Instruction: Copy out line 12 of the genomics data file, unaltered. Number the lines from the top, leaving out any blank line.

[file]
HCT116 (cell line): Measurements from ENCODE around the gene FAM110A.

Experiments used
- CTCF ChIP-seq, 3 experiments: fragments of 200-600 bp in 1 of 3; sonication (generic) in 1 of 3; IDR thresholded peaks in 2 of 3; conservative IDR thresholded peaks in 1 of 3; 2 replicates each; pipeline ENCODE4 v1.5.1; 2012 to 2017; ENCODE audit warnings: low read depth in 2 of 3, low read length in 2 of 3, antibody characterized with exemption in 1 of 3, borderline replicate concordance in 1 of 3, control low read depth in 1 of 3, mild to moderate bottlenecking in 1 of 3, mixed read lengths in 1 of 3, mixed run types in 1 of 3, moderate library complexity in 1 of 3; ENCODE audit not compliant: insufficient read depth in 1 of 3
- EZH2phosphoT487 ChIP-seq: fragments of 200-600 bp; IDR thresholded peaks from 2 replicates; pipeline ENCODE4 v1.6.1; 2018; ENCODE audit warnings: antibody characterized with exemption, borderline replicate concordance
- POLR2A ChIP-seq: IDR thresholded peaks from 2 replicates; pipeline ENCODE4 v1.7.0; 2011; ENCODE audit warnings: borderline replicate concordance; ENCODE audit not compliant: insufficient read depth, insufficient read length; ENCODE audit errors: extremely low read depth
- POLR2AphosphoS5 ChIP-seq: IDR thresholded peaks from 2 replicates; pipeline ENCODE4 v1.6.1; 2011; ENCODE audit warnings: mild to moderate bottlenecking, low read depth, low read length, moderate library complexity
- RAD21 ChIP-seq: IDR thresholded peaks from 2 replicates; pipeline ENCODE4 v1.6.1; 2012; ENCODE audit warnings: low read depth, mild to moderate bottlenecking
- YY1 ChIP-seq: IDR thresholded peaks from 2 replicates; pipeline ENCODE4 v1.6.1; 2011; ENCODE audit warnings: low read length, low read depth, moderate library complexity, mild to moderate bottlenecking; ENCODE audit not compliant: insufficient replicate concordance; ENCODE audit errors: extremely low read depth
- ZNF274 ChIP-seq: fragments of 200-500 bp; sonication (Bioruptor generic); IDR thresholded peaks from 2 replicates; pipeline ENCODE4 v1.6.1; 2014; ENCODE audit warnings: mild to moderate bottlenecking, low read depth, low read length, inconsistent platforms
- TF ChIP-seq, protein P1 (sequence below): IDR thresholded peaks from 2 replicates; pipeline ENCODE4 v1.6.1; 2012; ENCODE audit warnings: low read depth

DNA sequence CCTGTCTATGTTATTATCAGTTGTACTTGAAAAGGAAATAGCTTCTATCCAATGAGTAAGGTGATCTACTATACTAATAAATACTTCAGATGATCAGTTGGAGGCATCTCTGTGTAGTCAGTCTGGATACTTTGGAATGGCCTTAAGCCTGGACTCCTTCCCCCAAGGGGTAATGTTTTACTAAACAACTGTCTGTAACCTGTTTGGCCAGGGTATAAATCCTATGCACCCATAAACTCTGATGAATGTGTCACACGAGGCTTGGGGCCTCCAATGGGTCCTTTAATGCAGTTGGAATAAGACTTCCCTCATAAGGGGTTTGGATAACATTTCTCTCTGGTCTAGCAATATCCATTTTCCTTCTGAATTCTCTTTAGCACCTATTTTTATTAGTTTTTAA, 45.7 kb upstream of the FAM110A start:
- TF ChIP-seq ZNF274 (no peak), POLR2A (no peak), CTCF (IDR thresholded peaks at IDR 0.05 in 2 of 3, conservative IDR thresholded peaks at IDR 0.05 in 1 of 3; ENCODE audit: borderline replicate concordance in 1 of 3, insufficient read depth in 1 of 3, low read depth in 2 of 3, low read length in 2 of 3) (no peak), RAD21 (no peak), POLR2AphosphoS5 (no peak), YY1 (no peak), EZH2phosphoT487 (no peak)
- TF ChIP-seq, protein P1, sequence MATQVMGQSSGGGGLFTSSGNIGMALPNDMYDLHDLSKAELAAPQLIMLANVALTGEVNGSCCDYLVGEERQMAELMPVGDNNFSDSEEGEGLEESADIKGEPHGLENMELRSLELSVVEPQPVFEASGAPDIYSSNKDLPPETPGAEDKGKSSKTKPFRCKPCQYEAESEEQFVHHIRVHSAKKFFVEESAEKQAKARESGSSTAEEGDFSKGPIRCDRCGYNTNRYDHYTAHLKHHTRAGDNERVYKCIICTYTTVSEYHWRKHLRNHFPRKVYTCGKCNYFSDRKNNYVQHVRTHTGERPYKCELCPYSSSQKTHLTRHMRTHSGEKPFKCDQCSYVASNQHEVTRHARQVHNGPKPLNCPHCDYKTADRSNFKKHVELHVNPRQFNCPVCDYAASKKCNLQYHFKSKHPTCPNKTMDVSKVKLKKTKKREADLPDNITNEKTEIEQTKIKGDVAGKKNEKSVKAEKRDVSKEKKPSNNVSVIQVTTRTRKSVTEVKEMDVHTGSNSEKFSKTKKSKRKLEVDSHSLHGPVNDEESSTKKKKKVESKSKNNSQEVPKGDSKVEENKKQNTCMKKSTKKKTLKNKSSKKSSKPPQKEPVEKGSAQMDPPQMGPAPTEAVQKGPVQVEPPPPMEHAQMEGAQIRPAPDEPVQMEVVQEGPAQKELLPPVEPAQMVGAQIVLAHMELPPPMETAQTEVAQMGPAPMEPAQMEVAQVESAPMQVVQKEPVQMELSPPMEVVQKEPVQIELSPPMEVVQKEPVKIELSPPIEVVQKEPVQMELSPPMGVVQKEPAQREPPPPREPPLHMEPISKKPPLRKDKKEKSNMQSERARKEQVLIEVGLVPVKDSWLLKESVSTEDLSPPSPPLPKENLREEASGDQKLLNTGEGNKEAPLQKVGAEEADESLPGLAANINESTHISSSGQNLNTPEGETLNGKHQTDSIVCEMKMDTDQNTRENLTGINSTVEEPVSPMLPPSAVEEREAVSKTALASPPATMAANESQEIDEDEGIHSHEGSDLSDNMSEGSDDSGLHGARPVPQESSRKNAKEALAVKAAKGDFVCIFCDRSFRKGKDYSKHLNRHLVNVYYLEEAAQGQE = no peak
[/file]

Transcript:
- TF ChIP-seq ZNF274 (no peak), POLR2A (no peak), CTCF (IDR thresholded peaks at IDR 0.05 in 2 of 3, conservative IDR thresholded peaks at IDR 0.05 in 1 of 3; ENCODE audit: borderline replicate concordance in 1 of 3, insufficient read depth in 1 of 3, low read depth in 2 of 3, low read length in 2 of 3) (no peak), RAD21 (no peak), POLR2AphosphoS5 (no peak), YY1 (no peak), EZH2phosphoT487 (no peak)